Spring has just arrived which means the start of dig season for many internet service providers across the country. Poles are going up and cables are going down. Let’s check in with a couple VETRO customers and see what they’ve been up to.
Late last year, Virginia governor Ralph Northam announced an additional $722 million investment in closing Virginia’s digital divide, which Gov. Northam suggests the state has closed “more than 90 percent of”. A significant chunk of that funding went to VETRO customer Firefly Broadband, the broadband arm of Central Virginia Electric Cooperative (CVEC). Firefly have been a longtime part of the VETRO family, and the work they’ve done in that time has blown us away.
“The grant announced today will bring universal service at gigabyte speed,” Firefly CEO Gary Wood told CBS News in December. “We’re offering a reliable, affordable internet package everywhere that’s unserved in [the remaining] 13 counties.”
As a wholly owned subsidiary of CVEC, a member-owned cooperative operating continuously since 1937, Firefly is no stranger to the needs of its rural customers. As the “fourth utility”, access to high-speed internet is no longer a mere luxury, but a necessity for families and individuals alike to stay on top of their work, school, or personal lives. Firefly pride themselves on service that is “fair, honest, and reliable”, remembering a time not so long ago when CVEC provided “reliable and affordable energy to rural Virginia when no one else would”.
This most recent infusion of state and federal funding comes as part of a project designed to provide broadband access to more than 35,000 unserved businesses and residences, putting Virginia squarely on schedule to become one of the first states to completely bridge the digital divide. With an $80m investment from the state, Firefly is leading the charge.
We spent a day with Firefly celebrating their 20,000 connection! Congratulations!
South Dakota-based Bluepeak is in the midst of its biggest expansion outside their home state to date. A VETRO customer since 2021, Bluepeak has been providing high-speed internet to South Dakotans for the better part of a decade. Their jump into broadband saw them move into neighboring states like Wyoming and North Dakota, and just last month, Bluepeak made a sizeable investment in Oklahoma.
According to Fierce Telecom, the South Dakota-based ISP has earmarked $55 million into a project that will bring lightning-fast broadband service to the town of Norman, Oklahoma’s more than 50,000 residents. A Bluepeak representative said they’d heard, through their grapevine of customers and partners, that the city was in need of more diverse service options.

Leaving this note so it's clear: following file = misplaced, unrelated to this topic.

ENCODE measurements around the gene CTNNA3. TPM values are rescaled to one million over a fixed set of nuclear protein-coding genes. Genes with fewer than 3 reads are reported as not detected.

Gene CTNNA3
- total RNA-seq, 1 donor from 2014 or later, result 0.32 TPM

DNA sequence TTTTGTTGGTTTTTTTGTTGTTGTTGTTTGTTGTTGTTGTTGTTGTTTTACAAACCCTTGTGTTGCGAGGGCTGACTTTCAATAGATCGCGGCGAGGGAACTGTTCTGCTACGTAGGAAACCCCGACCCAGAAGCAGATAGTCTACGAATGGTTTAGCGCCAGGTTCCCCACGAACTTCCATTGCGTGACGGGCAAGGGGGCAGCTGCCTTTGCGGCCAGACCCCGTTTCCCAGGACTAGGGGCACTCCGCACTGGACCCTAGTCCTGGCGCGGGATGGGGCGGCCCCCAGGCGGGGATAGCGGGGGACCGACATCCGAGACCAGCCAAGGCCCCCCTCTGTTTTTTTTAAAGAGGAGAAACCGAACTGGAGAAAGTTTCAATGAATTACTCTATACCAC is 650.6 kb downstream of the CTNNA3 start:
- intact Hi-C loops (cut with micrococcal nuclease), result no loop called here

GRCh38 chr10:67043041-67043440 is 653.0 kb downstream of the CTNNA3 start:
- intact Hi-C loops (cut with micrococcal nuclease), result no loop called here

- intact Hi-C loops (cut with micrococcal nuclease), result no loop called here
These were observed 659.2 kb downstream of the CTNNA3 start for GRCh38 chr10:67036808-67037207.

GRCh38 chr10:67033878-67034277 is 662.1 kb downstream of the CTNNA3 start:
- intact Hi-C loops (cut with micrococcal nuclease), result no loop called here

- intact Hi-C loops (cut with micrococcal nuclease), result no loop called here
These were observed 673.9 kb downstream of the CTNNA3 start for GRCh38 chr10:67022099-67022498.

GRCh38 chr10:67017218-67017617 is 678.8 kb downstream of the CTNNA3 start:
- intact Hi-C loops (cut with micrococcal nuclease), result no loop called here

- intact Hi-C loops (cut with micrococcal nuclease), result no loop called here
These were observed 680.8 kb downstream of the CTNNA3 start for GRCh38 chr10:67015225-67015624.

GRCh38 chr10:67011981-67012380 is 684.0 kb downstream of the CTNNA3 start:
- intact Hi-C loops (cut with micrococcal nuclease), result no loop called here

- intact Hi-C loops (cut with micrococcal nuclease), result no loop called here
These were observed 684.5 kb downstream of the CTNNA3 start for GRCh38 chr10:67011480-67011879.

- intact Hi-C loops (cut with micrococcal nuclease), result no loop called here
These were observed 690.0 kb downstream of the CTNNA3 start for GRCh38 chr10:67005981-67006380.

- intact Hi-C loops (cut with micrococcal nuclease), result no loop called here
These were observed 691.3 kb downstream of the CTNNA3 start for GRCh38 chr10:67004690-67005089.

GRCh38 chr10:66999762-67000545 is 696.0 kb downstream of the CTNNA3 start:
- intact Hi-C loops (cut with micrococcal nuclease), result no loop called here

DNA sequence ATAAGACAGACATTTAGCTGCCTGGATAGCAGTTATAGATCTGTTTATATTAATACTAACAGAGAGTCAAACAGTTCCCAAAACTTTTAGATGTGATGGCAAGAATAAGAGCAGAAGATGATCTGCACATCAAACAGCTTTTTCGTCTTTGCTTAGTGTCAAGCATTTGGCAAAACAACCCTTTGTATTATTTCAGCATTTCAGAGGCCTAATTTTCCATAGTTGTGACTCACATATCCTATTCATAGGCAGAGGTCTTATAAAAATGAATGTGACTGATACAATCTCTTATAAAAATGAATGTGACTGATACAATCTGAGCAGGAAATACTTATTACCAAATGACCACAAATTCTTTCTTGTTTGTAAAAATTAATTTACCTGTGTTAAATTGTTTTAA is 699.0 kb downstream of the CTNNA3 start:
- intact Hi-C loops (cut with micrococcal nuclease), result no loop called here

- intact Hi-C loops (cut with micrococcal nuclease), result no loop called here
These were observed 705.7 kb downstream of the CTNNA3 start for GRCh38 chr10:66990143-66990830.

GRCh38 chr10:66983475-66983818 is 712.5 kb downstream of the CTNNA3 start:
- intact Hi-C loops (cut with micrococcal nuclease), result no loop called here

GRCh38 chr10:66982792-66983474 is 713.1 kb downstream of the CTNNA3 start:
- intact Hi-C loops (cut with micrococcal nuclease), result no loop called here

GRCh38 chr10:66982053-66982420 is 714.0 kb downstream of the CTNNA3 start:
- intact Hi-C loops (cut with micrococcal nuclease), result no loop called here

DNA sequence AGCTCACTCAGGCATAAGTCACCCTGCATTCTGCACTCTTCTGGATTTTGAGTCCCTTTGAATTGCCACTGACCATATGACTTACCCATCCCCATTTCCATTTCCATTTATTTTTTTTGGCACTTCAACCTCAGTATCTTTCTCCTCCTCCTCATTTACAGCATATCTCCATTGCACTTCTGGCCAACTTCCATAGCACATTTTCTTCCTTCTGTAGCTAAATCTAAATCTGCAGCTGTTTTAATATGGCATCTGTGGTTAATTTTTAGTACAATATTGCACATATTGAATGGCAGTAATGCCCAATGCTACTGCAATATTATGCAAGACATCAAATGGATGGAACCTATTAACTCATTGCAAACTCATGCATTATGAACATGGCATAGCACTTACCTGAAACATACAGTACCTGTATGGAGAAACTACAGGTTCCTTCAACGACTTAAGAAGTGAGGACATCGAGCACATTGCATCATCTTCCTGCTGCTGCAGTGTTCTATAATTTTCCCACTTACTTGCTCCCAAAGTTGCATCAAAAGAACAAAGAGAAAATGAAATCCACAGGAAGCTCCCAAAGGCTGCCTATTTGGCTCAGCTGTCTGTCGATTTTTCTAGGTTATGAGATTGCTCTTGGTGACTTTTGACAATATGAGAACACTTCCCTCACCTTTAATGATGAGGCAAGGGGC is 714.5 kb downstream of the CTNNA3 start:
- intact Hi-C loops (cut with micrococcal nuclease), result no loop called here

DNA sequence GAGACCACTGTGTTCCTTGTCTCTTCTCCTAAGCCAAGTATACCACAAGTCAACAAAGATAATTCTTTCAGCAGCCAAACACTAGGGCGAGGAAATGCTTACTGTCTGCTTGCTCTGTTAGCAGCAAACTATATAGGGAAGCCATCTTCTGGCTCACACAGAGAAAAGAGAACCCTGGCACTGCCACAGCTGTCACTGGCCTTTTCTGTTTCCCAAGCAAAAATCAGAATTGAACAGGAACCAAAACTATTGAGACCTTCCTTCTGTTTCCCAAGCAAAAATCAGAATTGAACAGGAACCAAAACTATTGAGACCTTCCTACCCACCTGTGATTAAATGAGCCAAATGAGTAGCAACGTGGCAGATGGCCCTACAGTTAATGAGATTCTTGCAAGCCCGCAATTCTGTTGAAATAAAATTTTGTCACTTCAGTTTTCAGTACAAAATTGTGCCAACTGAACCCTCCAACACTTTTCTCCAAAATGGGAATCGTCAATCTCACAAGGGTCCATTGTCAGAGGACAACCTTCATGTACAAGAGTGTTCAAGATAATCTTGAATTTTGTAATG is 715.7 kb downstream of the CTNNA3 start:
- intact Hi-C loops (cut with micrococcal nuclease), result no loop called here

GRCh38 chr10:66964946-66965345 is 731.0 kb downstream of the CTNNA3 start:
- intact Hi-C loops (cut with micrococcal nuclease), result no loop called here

“Our fiber-to-the-home (FTTH) network is built to enhance growth, spur economic development, and meet the needs of consumers in Norman well into the future,” Bluepeak CEO Rich Fish told Fierce Telecom in March. “We couldn’t be more pleased with the partnership we’ve struck.”
Construction is yet to begin in Norman, but Bluepeak is hopeful that their customers will be able to plug in by the end of this year.
In the meantime, the Bluepeak team is keeping busy, with new or expanded services hitting the market in Sioux Falls, SD and Cheyenne and Laramie, WY last month alone. These projects didn’t come together overnight; since 2021, Bluepeak has invested more than $60million in the greater Sioux Falls area. According to a Sioux Falls local interviewed on KELO-TV News, the excitement is palpable: “They were doing my next-door neighbor’s, and I just yelled at him and said ‘hey, can I get hooked up too?!’”
A few hours east of Sioux Falls, in Elkhart, Indiana, Surf Internet is ramping up similar projects in their county. Boasting “the fastest internet connection in the Great Lakes Region”, this Northern Indiana ISP has been part of the VETRO family for going on three years. Serving more than 50 towns in Indiana, Illinois, and Michigan, Surf’s newest project, announced in December, will bring broadband speeds of up to 10 gigs/second to their customers in La Porte.
“We are thrilled to be making this market-wide upgrade,” COO Deborah Crawford said in a Surf press release. Their goal is to offer “all La Porte residents…the opportunity to take advantage of higher speeds and continue to transform their community.”
Known across the region for their reliability, Surf isn’t limiting its upgrade to La Porte alone. Their team, made up of over 100 Indiana locals, have been working hard to bring high-speed broadband to their rural and underserved customers, not just those in major towns and cities.
Looking to Indiana’s Next Level Connections Broadband Grant Program for financial backing, Surf is hoping to bring the world to even its most remote customers.
“We are applying for grant subsidies in spread-out areas that would otherwise be financially unfeasible to reach on our own,” said CEO Gene Crusie in a March 16 press release. “By partnering with local communities, we can expand our fiber network even further, opening the door for better opportunities in education, business, and personal connections.”
Surf’s commitment to strengthening their communities is nothing new to their partners and customers; the Elkhart-based ISP has been in business since 2001, when their first wireless customers were connected. Since then, they’ve gone on to lead the charge in delivering modern solutions to rural Hoosiers in their area. That community empowerment has gone a long way with their local customers.
“When we launched our community outreach…we were overwhelmed by the outpouring of support,” said Chief Marketing Officer Lana Frank. “Nearly 70% of households we surveyed indicated a high level of interest for our service.”
With an initial investment of $3.6m, supplemented by $6m from the state’s grant program, construction on 250 miles of rural broadband began at the end of March, connecting about 1,500 homes to high-speed internet.